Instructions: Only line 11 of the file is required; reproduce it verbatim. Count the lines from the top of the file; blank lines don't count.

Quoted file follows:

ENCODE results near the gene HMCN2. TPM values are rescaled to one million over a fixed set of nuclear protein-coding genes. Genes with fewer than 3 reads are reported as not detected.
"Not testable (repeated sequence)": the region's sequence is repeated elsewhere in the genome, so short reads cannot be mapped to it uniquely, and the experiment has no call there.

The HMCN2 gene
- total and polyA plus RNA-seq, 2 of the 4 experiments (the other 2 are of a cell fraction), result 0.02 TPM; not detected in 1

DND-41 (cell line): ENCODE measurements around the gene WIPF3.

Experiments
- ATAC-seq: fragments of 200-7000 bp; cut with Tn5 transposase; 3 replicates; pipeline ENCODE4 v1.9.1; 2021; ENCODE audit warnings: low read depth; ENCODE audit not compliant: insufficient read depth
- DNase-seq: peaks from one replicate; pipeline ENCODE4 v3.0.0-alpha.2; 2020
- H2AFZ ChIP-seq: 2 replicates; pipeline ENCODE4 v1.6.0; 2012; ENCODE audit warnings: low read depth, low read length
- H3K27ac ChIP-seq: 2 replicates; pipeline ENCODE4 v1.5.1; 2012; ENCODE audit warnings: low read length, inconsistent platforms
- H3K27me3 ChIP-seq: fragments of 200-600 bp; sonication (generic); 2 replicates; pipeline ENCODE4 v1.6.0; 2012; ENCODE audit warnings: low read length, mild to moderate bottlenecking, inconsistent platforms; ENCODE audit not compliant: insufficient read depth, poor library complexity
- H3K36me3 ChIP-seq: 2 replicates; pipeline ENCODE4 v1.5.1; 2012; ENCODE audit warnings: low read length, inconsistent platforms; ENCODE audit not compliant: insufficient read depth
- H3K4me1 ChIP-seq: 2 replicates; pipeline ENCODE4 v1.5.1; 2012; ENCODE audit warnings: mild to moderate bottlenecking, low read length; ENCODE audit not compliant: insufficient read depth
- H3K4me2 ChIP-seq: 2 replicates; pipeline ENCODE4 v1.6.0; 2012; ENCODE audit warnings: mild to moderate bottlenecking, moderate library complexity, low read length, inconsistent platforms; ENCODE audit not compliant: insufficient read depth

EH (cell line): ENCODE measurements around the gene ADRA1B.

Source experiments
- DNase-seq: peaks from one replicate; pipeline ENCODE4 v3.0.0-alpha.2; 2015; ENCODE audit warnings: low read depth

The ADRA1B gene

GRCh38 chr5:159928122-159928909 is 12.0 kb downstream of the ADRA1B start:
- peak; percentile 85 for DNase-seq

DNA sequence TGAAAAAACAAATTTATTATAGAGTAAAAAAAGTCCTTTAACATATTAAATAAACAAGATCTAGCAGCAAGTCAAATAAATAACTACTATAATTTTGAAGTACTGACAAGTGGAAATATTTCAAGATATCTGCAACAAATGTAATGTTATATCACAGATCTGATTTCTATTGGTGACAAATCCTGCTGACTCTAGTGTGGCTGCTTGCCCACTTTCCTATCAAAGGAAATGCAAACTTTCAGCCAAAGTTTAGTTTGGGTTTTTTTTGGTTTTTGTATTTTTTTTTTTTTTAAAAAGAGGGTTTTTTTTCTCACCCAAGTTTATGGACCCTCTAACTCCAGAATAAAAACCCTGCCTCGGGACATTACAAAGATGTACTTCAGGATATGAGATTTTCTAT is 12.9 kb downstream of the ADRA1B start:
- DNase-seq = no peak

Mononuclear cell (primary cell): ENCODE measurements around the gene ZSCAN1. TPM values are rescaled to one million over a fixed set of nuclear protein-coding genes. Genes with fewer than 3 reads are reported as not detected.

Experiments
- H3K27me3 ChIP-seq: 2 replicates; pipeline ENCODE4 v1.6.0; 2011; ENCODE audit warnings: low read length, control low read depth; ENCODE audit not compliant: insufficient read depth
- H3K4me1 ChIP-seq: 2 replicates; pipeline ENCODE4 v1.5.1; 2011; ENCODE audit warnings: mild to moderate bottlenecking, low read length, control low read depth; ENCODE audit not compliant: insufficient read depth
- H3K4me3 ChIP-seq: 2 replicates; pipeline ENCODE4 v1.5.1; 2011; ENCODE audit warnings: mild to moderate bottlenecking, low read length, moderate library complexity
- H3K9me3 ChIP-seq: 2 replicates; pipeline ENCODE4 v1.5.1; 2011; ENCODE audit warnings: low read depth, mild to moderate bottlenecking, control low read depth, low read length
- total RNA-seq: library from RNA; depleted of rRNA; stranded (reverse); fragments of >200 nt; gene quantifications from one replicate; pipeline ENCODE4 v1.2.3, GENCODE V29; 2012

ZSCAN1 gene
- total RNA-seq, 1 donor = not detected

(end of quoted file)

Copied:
- H3K27me3 ChIP-seq: fragments of 200-600 bp; sonication (generic); 2 replicates; pipeline ENCODE4 v1.6.0; 2012; ENCODE audit warnings: low read length, mild to moderate bottlenecking, inconsistent platforms; ENCODE audit not compliant: insufficient read depth, poor library complexity